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12 results for Horticulture
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Record #:
7782
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Kim Powell planned to retire in 2005 after thirty-plus years of service with Agricultural Extension and the Department of Horticultural Science at N.C. State University. Along with his teaching duties, he had been directly responsible for all Agricultural Extension professionals statewide. He had also hosted the UNC-TV show 'The Backyard Gardner' and a weekly call-in radio show on gardening. However, his retirement was delayed when he was asked to fill in as interim director of the J. C. Raulston Arboretum while a search was undertaken for a new director. The position was filled in December 2005.
Source:
Our State (NoCar F 251 S77), Vol. 73 Issue 11, Apr 2006, p144-146, 148-149, il, por Periodical Website
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Record #:
27907
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A horticulturist discusses growing raspberries in North Carolina. The horticulturist discovered an heirloom variety cultivated by Jack Carpenter in Winston-Salem. The variety was very popular, but hard to find, so Hyman decided to grow the plant on his own and sell them. Hyman discusses what makes a good variety, how it grows in North Carolina, and the challenges gardeners face from the weather.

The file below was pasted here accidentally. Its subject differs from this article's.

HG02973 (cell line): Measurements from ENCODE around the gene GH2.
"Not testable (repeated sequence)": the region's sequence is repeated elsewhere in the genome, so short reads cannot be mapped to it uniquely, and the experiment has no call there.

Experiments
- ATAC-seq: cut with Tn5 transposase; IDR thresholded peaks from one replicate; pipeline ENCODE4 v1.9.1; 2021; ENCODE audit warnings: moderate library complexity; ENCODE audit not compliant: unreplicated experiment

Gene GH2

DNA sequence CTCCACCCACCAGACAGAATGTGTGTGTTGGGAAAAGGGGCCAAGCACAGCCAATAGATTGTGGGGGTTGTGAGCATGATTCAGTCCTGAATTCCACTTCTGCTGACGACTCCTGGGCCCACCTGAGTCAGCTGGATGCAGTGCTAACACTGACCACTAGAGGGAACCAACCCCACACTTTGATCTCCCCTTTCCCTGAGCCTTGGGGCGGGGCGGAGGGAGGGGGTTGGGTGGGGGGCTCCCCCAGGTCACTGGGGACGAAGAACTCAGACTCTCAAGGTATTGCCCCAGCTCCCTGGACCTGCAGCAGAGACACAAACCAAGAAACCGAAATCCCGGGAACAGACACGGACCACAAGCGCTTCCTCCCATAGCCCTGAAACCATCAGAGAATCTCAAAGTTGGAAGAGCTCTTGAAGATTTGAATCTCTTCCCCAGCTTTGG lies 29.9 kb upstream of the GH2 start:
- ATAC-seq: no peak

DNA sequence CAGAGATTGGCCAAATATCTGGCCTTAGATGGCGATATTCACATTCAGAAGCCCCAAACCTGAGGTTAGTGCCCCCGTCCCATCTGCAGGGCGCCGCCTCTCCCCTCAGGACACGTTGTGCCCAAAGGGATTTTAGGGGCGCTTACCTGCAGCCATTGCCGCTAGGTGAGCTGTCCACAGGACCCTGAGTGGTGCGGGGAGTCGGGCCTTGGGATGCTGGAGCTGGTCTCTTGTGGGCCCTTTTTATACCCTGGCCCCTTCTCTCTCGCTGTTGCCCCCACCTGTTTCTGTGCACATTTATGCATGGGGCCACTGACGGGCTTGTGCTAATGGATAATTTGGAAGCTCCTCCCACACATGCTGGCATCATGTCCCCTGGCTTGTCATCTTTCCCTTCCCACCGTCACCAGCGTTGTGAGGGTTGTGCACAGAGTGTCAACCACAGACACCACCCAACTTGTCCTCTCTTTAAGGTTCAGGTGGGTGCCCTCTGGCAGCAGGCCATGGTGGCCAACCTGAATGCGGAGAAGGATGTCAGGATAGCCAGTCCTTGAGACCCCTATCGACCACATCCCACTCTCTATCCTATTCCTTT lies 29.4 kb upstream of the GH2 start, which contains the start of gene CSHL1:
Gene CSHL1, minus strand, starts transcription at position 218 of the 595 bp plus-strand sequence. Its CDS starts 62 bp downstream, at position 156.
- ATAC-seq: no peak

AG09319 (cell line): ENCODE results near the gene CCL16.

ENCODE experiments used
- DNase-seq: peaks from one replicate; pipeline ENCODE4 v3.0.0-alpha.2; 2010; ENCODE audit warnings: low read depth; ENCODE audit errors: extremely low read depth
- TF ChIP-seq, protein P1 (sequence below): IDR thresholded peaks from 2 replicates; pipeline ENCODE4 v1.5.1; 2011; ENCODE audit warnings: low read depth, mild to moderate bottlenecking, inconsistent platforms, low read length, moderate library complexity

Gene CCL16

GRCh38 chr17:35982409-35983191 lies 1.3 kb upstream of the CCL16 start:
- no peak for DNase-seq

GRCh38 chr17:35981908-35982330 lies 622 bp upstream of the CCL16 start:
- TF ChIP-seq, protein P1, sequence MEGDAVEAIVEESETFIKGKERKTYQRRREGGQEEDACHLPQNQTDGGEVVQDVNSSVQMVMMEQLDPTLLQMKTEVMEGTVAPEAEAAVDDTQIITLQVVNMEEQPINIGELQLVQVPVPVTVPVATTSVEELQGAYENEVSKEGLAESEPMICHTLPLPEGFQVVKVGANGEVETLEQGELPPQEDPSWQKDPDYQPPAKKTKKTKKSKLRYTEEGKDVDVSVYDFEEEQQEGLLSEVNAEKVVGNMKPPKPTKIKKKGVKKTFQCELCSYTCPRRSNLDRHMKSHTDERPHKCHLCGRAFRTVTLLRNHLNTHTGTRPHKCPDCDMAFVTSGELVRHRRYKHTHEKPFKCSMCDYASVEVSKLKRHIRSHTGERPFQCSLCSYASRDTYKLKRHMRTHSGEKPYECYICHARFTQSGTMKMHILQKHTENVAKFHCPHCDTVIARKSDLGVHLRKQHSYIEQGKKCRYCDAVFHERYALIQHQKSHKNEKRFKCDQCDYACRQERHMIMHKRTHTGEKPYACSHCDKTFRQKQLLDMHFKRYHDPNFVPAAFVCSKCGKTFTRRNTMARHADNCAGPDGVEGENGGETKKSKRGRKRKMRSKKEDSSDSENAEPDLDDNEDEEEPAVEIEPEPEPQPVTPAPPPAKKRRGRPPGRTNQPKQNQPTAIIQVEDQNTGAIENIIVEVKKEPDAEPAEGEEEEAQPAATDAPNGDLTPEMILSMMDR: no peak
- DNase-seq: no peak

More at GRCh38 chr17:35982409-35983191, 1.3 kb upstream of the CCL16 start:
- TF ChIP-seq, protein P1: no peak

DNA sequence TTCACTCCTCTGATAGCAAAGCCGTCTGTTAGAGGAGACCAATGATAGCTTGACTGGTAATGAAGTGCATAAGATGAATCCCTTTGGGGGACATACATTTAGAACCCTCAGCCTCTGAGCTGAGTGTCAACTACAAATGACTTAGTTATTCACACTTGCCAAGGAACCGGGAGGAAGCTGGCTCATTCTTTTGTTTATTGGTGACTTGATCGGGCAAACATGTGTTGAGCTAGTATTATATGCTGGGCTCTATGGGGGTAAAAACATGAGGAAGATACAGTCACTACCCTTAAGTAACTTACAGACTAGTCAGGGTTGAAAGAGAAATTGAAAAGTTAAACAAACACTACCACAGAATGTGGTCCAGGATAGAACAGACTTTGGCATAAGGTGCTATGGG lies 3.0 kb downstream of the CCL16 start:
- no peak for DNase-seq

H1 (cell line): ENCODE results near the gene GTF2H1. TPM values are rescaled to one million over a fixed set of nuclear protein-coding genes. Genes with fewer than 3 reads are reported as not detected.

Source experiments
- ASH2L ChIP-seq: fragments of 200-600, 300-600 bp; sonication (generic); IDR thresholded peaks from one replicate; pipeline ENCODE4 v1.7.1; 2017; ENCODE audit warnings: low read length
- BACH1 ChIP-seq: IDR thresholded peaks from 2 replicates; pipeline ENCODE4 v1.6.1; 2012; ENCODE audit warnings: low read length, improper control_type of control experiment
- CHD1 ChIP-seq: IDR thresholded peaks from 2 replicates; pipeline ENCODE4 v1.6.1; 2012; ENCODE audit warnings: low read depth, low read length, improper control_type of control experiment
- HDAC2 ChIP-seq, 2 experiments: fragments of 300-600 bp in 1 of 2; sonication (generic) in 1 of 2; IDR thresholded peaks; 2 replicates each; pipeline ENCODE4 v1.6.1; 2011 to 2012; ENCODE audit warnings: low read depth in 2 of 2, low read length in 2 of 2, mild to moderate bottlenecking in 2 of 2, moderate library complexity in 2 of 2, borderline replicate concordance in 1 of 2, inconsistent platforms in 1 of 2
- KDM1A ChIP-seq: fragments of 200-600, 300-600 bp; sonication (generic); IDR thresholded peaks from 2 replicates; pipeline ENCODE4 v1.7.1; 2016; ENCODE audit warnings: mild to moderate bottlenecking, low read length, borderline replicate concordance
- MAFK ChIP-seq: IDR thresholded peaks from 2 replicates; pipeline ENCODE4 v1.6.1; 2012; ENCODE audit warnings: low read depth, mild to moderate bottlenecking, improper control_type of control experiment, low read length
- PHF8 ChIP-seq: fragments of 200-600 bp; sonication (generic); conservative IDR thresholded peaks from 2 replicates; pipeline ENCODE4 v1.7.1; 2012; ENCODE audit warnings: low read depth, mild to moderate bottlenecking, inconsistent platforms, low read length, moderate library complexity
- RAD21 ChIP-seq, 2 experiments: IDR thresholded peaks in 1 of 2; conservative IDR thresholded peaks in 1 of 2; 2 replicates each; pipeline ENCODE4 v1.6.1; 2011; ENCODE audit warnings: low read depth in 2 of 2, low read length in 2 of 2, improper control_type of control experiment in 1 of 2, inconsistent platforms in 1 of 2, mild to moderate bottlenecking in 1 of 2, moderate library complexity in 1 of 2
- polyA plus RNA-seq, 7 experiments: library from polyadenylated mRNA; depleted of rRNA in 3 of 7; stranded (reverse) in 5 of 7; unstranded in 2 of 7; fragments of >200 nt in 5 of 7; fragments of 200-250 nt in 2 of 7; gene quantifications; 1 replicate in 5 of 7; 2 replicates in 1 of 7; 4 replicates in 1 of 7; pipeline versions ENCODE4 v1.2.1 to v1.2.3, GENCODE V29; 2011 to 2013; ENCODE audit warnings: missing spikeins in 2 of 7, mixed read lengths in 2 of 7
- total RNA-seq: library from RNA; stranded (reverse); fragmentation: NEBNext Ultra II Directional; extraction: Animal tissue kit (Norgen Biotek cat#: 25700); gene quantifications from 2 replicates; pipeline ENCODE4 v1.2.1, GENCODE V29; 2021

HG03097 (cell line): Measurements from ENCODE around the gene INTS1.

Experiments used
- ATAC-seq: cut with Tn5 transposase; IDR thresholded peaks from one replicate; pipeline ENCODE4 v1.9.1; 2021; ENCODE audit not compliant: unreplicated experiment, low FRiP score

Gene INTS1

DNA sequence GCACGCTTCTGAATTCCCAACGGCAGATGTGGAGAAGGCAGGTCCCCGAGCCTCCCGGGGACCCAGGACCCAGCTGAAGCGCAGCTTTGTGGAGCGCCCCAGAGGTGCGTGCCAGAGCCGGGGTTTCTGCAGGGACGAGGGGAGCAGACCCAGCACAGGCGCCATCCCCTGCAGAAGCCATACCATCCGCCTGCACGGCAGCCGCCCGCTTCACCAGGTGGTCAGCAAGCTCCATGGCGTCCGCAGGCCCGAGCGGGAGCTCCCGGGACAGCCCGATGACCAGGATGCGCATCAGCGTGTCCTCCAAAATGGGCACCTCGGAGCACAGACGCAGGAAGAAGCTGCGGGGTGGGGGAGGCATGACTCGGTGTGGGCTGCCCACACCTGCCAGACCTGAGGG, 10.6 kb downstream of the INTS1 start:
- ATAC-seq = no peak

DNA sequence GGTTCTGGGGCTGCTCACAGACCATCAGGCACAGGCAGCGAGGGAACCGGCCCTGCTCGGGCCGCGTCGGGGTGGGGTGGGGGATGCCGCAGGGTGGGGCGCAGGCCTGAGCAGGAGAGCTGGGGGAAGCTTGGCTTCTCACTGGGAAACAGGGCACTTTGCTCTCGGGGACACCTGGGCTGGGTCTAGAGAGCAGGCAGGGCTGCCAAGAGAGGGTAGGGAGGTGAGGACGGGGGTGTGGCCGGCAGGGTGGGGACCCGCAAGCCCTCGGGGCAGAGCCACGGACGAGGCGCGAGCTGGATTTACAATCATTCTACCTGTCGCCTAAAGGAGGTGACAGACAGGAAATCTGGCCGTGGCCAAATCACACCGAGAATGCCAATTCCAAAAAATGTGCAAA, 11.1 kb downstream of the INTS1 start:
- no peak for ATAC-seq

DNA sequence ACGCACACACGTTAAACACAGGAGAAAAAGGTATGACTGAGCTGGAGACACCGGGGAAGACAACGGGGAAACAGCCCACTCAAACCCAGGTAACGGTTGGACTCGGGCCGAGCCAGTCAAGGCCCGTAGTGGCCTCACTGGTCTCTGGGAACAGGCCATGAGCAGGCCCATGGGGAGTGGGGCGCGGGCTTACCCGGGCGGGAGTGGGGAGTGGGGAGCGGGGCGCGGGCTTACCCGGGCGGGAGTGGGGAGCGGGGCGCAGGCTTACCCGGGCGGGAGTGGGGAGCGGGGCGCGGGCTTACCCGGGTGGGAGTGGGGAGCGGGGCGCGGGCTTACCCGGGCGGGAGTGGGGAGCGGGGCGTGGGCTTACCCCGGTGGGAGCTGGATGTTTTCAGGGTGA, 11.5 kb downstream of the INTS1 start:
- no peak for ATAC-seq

Source:
Independent Weekly (NoCar Oversize AP 2 .I57 [volumes 13 - 23 on microfilm]), Vol. 27 Issue 15, April 2010, p37 Periodical Website
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Record #:
27985
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Large patches of red spider lilies (Lycoris radiata) bloom all around New Bern in mid-September. The lilies were first planted by the Roberts family, and the progeny of the lilies has spread throughout the southeast. In order to grow red spider lilies, horticulturalists should consider several cautionary facts regarding its growing zone.
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Record #:
28533
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The American Chestnut Foundation is working to restore the chestnut tree to America. The conditions for the tree’s disappearance are detailed along with the foundation's breeding program. The foundation is breeding hybrid chestnut trees and has had some success. Their work and their mission are described.
Record #:
29139
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Bryce Lane has three Emmys to prove his garden is a star. His garden is featured on the weekly show, In the Garden with Bryce Lane, on UNC-TV public broadcasting for North Carolina. As a former professor in the NC State University Department of Horticultural Science, Lane as a way with making complex concepts seems easy. Now he is sharing his knowledge teaching short term classes at the JC Raulston Arboretum.
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Record #:
29571